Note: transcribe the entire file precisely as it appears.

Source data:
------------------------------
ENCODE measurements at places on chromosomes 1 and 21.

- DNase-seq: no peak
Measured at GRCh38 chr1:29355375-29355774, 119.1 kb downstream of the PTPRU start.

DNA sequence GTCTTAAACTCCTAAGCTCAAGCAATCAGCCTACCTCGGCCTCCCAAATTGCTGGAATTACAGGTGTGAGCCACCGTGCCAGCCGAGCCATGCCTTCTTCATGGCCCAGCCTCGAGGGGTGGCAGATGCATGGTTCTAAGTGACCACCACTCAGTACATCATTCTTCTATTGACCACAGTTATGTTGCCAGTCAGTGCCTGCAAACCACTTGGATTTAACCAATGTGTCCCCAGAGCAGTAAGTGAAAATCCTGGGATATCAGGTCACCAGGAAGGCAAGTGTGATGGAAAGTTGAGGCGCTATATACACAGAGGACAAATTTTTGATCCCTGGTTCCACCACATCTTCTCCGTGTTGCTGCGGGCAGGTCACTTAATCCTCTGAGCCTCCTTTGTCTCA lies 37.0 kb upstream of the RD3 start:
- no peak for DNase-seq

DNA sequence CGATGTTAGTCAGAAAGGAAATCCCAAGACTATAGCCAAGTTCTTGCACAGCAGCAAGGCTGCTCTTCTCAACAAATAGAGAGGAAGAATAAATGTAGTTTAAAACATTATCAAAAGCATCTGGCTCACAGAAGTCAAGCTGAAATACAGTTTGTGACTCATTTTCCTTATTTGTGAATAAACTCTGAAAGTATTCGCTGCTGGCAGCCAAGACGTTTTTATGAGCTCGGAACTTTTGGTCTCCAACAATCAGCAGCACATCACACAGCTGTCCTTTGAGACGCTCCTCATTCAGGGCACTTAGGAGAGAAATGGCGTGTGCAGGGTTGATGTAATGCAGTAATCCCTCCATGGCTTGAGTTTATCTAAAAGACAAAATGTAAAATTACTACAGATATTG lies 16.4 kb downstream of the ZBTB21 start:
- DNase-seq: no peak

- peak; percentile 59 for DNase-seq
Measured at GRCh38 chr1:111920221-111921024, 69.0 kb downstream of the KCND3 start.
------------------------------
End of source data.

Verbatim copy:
ENCODE measurements at places on chromosomes 1 and 21.

- DNase-seq: no peak
Measured at GRCh38 chr1:29355375-29355774, 119.1 kb downstream of the PTPRU start.

DNA sequence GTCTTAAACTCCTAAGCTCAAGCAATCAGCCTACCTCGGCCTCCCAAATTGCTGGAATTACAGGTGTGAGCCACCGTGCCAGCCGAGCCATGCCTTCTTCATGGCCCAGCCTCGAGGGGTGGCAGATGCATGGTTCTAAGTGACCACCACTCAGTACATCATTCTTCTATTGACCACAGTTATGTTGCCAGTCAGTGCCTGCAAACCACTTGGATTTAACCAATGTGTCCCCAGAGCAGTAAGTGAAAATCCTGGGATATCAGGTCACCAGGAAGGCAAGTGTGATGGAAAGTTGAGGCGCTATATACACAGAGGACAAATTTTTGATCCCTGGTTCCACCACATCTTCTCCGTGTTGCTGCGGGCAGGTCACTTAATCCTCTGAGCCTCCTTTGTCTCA lies 37.0 kb upstream of the RD3 start:
- no peak for DNase-seq

DNA sequence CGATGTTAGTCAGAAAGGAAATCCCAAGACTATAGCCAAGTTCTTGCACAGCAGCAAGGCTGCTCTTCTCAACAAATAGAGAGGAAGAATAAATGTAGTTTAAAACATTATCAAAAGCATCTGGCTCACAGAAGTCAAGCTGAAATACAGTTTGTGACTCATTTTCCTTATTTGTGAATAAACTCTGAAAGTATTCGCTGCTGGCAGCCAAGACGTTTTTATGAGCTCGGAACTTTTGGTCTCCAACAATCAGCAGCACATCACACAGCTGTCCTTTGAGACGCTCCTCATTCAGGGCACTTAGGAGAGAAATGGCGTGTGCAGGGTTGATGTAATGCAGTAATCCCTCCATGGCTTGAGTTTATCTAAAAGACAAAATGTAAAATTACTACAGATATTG lies 16.4 kb downstream of the ZBTB21 start:
- DNase-seq: no peak

- peak; percentile 59 for DNase-seq
Measured at GRCh38 chr1:111920221-111921024, 69.0 kb downstream of the KCND3 start.